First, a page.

Relationships and technology – two areas of my life where, despite all my best intentions, I have taken a few hits. I’ve probably spent roughly as much time in JB HI-FI processing warrantee claims as I’ve spent trying to sew back together my heart and my dignity. In a complex world where even smartphones have an opinion of their own, it can be very hard to back your own judgement. It’s hard to know whether to hold ‘em or fold ‘em, when everyone keeps promising the next big thing is right around the corner. Should I buy the iPhone I’ve been dreaming of for the past six months or do I wait and see what the next model will be like? What if I wait another two months only to find the next model is basically no different and $200 more expensive? I’m at a loss. So I ask my friends what they think I should do and they tell me to forget iPhones and go get a Samsung. The whole experience is utterly bewildering and I would rather give up and go live on an island. For me, dating is pretty much the same story.

What if we are so busy looking far off into the distance for the next innovation that we forget what’s really most important? Unperturbed by my past technological breakdowns I am still entirely optimistic that there is a model out there for me. I wonder though – is the whizz-bang HD, 3D, intuitive, line-around-the-block latest-release really what I’m looking for? Maybe what I actually want is someone solid; someone strong; someone who can handle a fall; can communicate with me, doesn’t complicate things unnecessarily and won’t start malfunctioning if I drop him in the kitchen sink. Hang on, wait — now I’m not sure if I’m talking about a man or a Nokia.  I think back to the days when the only important feature in a phone was Snake 2 and wish dating could be as simple.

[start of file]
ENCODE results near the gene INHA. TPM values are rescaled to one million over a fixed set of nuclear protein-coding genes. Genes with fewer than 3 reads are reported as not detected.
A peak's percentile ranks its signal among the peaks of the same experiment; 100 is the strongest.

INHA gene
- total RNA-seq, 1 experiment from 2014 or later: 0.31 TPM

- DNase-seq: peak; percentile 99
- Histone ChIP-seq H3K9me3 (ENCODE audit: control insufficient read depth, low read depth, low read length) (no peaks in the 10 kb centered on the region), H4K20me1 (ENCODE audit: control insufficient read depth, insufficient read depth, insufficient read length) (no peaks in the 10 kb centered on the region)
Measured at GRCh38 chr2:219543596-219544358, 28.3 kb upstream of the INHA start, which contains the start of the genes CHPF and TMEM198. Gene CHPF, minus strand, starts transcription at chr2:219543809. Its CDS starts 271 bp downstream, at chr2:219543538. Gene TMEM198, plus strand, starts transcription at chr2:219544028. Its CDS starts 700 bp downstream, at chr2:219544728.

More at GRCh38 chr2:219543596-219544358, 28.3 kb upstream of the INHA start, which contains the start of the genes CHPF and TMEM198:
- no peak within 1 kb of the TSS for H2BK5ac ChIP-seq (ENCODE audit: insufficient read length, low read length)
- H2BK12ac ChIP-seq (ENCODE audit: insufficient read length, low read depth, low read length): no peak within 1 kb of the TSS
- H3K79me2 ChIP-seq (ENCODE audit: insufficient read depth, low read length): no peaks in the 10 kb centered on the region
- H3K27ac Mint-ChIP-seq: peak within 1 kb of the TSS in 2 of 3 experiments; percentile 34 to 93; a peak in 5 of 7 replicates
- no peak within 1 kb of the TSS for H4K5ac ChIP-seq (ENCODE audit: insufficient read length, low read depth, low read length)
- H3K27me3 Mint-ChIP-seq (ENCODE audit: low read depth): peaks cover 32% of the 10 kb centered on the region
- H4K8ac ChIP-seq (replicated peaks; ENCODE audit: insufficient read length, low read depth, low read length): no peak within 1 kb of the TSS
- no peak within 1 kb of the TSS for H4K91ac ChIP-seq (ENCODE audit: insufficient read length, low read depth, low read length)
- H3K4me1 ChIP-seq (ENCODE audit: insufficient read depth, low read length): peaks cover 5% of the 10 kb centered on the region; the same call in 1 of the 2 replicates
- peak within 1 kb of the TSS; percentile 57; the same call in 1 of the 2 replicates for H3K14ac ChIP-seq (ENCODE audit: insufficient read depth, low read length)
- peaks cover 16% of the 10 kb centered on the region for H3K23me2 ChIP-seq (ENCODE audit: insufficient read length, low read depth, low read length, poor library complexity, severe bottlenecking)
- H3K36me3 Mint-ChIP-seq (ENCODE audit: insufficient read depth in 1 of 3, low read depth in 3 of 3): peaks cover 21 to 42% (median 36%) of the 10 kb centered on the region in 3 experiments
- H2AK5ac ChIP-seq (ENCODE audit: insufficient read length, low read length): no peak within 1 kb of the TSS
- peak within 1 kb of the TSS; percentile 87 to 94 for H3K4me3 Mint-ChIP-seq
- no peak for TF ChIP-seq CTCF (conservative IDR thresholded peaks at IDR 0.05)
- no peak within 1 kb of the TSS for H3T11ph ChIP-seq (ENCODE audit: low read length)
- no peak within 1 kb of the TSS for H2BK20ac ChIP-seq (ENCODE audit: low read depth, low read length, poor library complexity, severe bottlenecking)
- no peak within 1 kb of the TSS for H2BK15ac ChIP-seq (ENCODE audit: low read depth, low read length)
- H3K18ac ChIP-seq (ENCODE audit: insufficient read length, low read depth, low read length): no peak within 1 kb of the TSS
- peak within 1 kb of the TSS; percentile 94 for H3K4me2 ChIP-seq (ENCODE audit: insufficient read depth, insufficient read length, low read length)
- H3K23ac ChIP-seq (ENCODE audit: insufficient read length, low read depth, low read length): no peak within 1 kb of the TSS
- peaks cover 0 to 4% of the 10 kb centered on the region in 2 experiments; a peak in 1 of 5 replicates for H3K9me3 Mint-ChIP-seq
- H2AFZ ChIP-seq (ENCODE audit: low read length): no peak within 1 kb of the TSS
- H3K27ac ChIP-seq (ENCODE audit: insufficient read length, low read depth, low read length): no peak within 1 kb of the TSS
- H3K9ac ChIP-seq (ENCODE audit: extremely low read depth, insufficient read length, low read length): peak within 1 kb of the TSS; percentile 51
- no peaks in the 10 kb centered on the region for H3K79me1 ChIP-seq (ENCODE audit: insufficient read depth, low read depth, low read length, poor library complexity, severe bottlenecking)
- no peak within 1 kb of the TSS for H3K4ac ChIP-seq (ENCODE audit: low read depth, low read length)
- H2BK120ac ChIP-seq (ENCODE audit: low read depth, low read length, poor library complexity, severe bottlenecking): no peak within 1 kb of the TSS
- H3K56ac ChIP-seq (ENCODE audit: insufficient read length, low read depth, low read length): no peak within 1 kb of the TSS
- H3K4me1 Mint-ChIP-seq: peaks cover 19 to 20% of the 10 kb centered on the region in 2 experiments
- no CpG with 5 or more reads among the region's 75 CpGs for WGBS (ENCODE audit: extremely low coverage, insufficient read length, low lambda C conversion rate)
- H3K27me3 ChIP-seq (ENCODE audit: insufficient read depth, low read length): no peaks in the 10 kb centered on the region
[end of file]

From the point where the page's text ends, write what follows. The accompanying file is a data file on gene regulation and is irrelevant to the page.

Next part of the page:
Funnily enough, I’m an android user – I don’t know what that says about me as a person. Maybe I’m pragmatic and I want functionality over flash. You might just think it means I’m stingy; there could be some truth to that too. But if you want to debate the value of an iPhone vs a Samsung in rational terms, there is really no justification for the price discrepancy between the two, just like how Nike sportswear is made of the same stuff as New Balance but twice the price (hint as to where I buy my gym gear).  I don’t really buy into brands and I really don’t buy into iPhones. I don’t like the exclusive chargers, I don’t like the glass screen that crack if you sneeze on them and I don’t like the obligatory software. They are very pretty though.

What implications does this have for my dating life? Maybe my choice of android over iOS is because over my overwhelming fear of having my heart chewed up and spat out by iTunes. I’m scared of putting everything I care about into one lousy device that is not backed up properly. Something that has the propensity to heartlessly delete my entire existence in one foul swoop. Sounds a lot like a guy, right? Maybe that’s a reflection of my love life. Maybe I hold back all of my important data because I don’t want to leave my valuable content at the mercy of some heartless and unreliable male computer program.